Article

How the Telephone Consumer Protection Act Affects Hospital Revenue Cycle

Share via LinkedIn Share via Twitter Share via Facebook Share via Email

How the Telephone Consumer Protection Act Affects Hospital Revenue Cycle

Operating as a hospital or health system requires compliance with a variety of state and federal regulations. These govern everything from patient safety to less-obvious areas such as consumer protection. One such regulation is the Telephone Consumer Protection Act (TCPA), first enacted by Congress in 1991 to prevent telemarketers from making unwanted and/or non-consensual contact with consumers via their phones and fax machines.

What do unsolicited telemarketer phone calls have to do with providers and patients? A lot, actually. In the decades since the law went into effect, two things have happened. The TCPA has broadened—it now covers automated calls and texts to both landline and mobile phones, as well as prerecorded messages. The healthcare industry has also experienced consumerization, which has transformed the way healthcare providers interact with patients. What’s more, ignoring the law could be expensive: Each call or text made in violation of the TCPA can cost up to $1,500 per instance in fines and damages, even if no one answers the call. Together, these factors make the TCPA an essential consideration for hospitals and healthcare providers.

Here are some examples of how the TCPA could affect your revenue cycle operations.

The TCPA doesn’t apply to all calls and texts.

In 2015, the Federal Communications Commission (FCC) clarified some rules for hospitals. When making calls or text messages that are free to the end user and that have an express healthcare-related purpose (such as treatment follow-up, appointment confirmations and reminders, and pre-registration or pre-operative instructions), hospitals are exempt from the TCPA. In these instances, hospitals are not required to receive prior express consent from patients before reaching out via phone/text.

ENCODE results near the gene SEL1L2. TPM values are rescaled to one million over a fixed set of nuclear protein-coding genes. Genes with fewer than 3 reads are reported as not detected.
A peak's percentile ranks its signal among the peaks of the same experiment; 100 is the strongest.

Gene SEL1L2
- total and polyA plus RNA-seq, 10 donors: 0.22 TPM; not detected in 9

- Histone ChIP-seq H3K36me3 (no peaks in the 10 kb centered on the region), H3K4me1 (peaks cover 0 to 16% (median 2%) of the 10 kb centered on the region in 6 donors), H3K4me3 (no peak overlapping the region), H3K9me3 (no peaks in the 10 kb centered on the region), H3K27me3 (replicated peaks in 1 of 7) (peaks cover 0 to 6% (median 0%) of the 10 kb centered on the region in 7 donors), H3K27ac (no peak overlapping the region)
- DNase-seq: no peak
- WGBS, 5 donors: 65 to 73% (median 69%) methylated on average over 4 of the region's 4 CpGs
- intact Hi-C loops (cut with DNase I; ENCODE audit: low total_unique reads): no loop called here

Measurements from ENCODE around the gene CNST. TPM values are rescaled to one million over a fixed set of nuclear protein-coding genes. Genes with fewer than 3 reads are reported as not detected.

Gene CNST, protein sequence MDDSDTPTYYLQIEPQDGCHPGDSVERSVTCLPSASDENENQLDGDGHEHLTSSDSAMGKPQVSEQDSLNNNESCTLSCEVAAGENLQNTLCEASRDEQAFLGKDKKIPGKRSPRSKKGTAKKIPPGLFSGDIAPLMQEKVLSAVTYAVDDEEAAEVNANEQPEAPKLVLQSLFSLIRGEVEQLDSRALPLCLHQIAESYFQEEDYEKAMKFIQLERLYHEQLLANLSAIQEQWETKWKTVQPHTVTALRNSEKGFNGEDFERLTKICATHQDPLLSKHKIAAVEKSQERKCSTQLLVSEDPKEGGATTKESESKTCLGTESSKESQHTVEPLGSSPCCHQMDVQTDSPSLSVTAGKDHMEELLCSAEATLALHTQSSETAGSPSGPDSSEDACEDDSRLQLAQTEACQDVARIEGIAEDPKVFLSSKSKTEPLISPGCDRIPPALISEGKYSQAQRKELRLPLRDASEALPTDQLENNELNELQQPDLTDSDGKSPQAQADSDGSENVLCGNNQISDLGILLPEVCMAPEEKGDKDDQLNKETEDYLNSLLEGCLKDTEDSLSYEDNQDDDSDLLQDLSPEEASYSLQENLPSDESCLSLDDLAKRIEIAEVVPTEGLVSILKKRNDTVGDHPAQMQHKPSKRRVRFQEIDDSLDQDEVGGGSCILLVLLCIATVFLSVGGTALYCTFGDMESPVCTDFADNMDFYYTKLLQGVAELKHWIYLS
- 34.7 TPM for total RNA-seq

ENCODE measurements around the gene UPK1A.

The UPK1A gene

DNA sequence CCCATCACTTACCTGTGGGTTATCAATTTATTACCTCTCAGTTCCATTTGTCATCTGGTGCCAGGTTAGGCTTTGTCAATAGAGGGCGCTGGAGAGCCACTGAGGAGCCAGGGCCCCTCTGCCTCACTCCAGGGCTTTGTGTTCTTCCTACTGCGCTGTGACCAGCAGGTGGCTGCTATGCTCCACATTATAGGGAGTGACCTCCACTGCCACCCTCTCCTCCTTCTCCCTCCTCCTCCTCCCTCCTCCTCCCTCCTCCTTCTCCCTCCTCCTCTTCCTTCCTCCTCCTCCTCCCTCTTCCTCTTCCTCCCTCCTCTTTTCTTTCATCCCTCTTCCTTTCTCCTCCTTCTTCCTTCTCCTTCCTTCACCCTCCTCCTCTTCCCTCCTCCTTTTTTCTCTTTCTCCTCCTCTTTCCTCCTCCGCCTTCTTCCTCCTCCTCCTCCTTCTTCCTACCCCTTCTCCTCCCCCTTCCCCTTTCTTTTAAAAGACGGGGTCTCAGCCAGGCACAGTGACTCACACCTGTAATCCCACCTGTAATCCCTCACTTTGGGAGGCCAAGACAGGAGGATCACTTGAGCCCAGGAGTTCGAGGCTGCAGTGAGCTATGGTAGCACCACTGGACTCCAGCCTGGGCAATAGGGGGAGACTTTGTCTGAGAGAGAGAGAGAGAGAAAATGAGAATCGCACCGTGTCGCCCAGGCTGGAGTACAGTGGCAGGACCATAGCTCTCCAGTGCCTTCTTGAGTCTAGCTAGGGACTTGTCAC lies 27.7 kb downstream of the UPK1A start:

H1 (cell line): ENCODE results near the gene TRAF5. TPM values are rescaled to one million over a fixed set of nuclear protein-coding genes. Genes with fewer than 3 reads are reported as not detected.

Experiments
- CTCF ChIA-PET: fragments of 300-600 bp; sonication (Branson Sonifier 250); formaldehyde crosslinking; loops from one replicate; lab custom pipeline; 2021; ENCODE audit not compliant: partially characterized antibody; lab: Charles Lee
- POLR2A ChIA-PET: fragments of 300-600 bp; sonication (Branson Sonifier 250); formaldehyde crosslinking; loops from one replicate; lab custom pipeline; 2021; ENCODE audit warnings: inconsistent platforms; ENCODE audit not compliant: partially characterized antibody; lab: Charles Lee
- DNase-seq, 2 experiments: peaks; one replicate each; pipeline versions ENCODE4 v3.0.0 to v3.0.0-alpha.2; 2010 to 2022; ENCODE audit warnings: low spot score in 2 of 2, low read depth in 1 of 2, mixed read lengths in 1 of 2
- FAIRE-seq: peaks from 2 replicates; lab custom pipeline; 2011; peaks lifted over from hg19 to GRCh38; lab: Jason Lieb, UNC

However, calls placed by an auto-dialer related to accounting, debt collection, payment notification, eligibility and other financial issues do require appropriate prior express consent. In order to avoid exposure under the TCPA, in these instances, it’s important to receive that consent from patients.

There are different kinds of consent.

The TCPA makes a distinction between prior express written consent and prior express consent. Express written consent is required for calls, text messages and faxes that are made for telemarketing or advertising purposes. Informational or non-telemarketing calls, including those regarding a patient’s financial responsibility, require prior express consent.

So, what is prior express consent? This has been a great source of contention—and litigation—over the years, so much so that the FCC cleared up rules regarding prior express consent, too. In the same 2015 clarifying-rule spree, the FCC explained that when a patient provides a telephone number to a healthcare provider, such provision constitutes prior express consent for calls related to healthcare.”

To minimize exposure under the TCPA, ensure that your consent policies are explicit, outlining the various possible purposes of communication and that such communication may come not just from the hospital, but also from various business associates performing services on behalf of the hospital, such as a contracted billing service or collection agency. It’s also important to make sure that your consent policies are shared consistently—as a standard component of a new patient registration packet, for example.

Note: This article provides only a glimpse of a healthcare organization’s requirements under the TCPA and as such should not be considered a complete review of the Act and its implications on healthcare providers.